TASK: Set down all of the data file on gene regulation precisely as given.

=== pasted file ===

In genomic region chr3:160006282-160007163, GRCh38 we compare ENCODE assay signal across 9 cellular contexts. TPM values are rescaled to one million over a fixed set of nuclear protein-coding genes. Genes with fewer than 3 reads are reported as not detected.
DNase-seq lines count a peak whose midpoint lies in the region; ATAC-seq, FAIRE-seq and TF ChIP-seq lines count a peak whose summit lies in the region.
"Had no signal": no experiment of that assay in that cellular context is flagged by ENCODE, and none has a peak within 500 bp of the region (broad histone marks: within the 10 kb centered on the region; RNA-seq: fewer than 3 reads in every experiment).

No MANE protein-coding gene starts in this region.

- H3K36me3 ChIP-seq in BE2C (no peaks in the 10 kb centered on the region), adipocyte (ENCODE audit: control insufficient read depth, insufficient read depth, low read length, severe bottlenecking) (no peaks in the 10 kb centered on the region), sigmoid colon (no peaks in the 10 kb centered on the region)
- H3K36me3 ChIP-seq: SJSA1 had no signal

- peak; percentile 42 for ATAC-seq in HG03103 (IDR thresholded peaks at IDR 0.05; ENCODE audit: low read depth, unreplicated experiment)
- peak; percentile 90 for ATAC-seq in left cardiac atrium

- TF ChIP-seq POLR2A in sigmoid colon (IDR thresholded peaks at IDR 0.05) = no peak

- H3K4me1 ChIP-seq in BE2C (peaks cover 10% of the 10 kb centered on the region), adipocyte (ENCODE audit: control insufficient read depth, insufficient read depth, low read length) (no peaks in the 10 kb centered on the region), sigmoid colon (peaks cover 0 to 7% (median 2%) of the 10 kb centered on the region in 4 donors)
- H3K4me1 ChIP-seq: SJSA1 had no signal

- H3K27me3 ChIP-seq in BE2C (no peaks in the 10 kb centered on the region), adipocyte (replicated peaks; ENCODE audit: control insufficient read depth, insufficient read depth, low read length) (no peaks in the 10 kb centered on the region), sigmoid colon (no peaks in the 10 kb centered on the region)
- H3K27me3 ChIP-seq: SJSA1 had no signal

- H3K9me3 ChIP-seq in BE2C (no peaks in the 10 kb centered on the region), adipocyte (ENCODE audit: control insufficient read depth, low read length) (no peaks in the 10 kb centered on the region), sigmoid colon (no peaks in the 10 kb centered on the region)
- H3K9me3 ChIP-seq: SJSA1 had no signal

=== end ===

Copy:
In genomic region chr3:160006282-160007163, GRCh38 we compare ENCODE assay signal across 9 cellular contexts. TPM values are rescaled to one million over a fixed set of nuclear protein-coding genes. Genes with fewer than 3 reads are reported as not detected.
DNase-seq lines count a peak whose midpoint lies in the region; ATAC-seq, FAIRE-seq and TF ChIP-seq lines count a peak whose summit lies in the region.
"Had no signal": no experiment of that assay in that cellular context is flagged by ENCODE, and none has a peak within 500 bp of the region (broad histone marks: within the 10 kb centered on the region; RNA-seq: fewer than 3 reads in every experiment).

No MANE protein-coding gene starts in this region.

- H3K36me3 ChIP-seq in BE2C (no peaks in the 10 kb centered on the region), adipocyte (ENCODE audit: control insufficient read depth, insufficient read depth, low read length, severe bottlenecking) (no peaks in the 10 kb centered on the region), sigmoid colon (no peaks in the 10 kb centered on the region)
- H3K36me3 ChIP-seq: SJSA1 had no signal

- peak; percentile 42 for ATAC-seq in HG03103 (IDR thresholded peaks at IDR 0.05; ENCODE audit: low read depth, unreplicated experiment)
- peak; percentile 90 for ATAC-seq in left cardiac atrium

- TF ChIP-seq POLR2A in sigmoid colon (IDR thresholded peaks at IDR 0.05) = no peak

- H3K4me1 ChIP-seq in BE2C (peaks cover 10% of the 10 kb centered on the region), adipocyte (ENCODE audit: control insufficient read depth, insufficient read depth, low read length) (no peaks in the 10 kb centered on the region), sigmoid colon (peaks cover 0 to 7% (median 2%) of the 10 kb centered on the region in 4 donors)
- H3K4me1 ChIP-seq: SJSA1 had no signal

- H3K27me3 ChIP-seq in BE2C (no peaks in the 10 kb centered on the region), adipocyte (replicated peaks; ENCODE audit: control insufficient read depth, insufficient read depth, low read length) (no peaks in the 10 kb centered on the region), sigmoid colon (no peaks in the 10 kb centered on the region)
- H3K27me3 ChIP-seq: SJSA1 had no signal

- H3K9me3 ChIP-seq in BE2C (no peaks in the 10 kb centered on the region), adipocyte (ENCODE audit: control insufficient read depth, low read length) (no peaks in the 10 kb centered on the region), sigmoid colon (no peaks in the 10 kb centered on the region)
- H3K9me3 ChIP-seq: SJSA1 had no signal